When you're working in another world, particularly one with a different kind of social contract, I think it's worth spending extra time. Because in the worldbuilding context it's actually quite easy to end up with the "wrong" emotion, accidentally. I'm going to divide this into two different types of emotional errors: 1. errors of emotional type and 2. errors of degree.

Errors of emotional type occur when you're writing along and you have a social situation, and your character ends up feeling how an Earth resident would feel in that situation rather than how a native of your world would feel in that situation.

Think about how you feel in different social situations. The content of those social situations has a lot to say about what is an appropriate way to feel. What do you find comfortable and normal? What do you find embarrassing? Chances are people in your world won't quite agree, particularly depending on their social status relative to yours. A poor person won't probably feel comfortable speaking to a noble person at all, though they might feel perfectly comfortable addressing a group of peers.

In Varin, members of different castes have different emotional reactions to different situations. My noble boy Tagaret would feel slighted if his mother didn't look at him when she talks to him; my servant-caste boy Aloran feels very uncomfortable if he is looked at by nobles at all, and prefers to be out of his Lady's line of sight when she speaks to him. If I were to associate Californian standards of emotional reaction to eye contact to him, this would most definitely be a "wrong emotion"!

People in Varin have such different emotional reactions from our own that I have to make sure at the start of my story to establish a sort of emotional compass for readers by putting them into unusual, Varin-based emotional situations early on and letting them experience how the characters react.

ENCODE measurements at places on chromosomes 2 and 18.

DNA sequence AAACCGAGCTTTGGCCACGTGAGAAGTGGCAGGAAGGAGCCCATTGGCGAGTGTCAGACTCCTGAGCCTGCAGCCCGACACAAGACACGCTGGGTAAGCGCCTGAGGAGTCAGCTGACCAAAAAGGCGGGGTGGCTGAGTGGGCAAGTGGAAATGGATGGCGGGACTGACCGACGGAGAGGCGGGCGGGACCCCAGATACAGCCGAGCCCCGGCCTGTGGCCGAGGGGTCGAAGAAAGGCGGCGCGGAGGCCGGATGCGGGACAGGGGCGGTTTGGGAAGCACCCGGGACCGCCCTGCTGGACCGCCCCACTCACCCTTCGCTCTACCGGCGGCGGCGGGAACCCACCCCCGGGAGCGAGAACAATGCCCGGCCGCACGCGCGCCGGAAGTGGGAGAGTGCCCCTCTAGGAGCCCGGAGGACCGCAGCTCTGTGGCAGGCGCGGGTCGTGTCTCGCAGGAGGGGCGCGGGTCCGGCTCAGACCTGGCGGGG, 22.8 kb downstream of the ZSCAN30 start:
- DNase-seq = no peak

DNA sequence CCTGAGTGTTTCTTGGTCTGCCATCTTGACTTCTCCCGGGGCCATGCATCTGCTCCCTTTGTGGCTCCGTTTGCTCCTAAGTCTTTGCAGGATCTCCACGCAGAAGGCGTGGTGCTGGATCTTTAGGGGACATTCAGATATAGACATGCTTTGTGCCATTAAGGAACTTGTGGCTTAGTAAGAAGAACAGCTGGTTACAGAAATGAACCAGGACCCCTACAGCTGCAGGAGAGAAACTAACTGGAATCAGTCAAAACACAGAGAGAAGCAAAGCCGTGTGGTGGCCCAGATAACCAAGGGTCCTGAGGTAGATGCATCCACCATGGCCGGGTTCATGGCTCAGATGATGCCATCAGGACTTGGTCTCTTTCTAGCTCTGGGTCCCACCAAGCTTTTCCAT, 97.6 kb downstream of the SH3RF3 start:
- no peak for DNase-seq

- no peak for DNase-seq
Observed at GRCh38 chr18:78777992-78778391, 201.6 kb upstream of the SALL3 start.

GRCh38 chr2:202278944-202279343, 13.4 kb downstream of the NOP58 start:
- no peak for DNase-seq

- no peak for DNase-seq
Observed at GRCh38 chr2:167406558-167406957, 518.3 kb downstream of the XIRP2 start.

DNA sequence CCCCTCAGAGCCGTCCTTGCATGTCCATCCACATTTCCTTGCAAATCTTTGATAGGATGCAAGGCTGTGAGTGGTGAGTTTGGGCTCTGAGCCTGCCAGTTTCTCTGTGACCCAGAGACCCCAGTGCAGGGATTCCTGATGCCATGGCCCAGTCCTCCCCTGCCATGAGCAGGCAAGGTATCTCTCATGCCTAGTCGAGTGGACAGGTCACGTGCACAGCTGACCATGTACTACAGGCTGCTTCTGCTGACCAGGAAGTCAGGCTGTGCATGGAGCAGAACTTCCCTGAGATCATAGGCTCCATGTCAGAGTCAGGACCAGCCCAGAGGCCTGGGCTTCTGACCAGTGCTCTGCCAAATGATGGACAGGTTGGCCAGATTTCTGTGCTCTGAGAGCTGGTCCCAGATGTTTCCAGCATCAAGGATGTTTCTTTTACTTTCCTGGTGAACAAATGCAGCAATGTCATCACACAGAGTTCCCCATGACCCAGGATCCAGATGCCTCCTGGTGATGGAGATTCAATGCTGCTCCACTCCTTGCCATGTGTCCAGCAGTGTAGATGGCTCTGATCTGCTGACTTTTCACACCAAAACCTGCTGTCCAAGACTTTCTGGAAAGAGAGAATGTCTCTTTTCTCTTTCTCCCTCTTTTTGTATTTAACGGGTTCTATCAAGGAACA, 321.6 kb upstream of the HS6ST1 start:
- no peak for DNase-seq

One example is the scene where Tagaret goes to a concert with his friends and is looking around at girls - but trying not to look at their faces so that their bodyguards won't see him as a threat. He's not allowed to talk directly to a girl, but must speak to her bodyguard - and feels divided about speaking to the bodyguard, because he's experiencing the excited emotions he would have when speaking to the girl at the same time that he's feeling nervous about speaking with a bodyguard who could potentially beat him up.

Another example when Aloran thinks about washing his mistress. Because she takes this too personally, she won't let him bathe her, and he feels slighted professionally, but it doesn't come up to the level of personal hurt because it's a part of his job to wash her without feeling any emotional attraction.

Errors of degree occur when we give a character an emotional reaction that is either too weak or too strong for the context within the world. These are subtle and often quite difficult to avoid. I tend to think of them in terms of overreactions and underreactions, and they pattern pretty predictably with what is normal for our own experience. An overreaction will occur when we have a character who is quite accustomed to a particular type of experience react as strongly as we would in the same circumstances (which for us are not normal). An underreaction will occur when we have someone fail to find anything odd about a circumstance which for us is entirely normal, but which for them is highly unusual and might even be shocking. The best way to combat them is always to keep our emotional compass for the fictional world on hand, and think through reactions carefully as we go.

To use the examples I mentioned above, if I were to have Aloran feel personally hurt about being forbidden to wash his mistress, then that would be an overreaction. If I were to have Tagaret feel nervous, rather than shocked, about having a girl speak to him directly, that would be an underreaction.

The most common errors of degree that I notice in the stories I read are the kind that are related to questions of social power and privilege - poor people who hate those above them too much, and don't fear them enough, or noble people who spend a lot of effort and anger reviling the people below them when most of the time they wouldn't give them much thought at all.

When I'm writing along, these kinds of world-related emotional errors are the kind of thing that can make the story stop in its tracks. If you are getting an "odd feeling" from a scene or sequence, or if critique partners are raising their hands, take a look through for emotional errors. Errors of emotional type are much easier to find than errors of emotional degree. But being aware of the possibilities will help you to keep the emotional content of your story on track, and feeling real.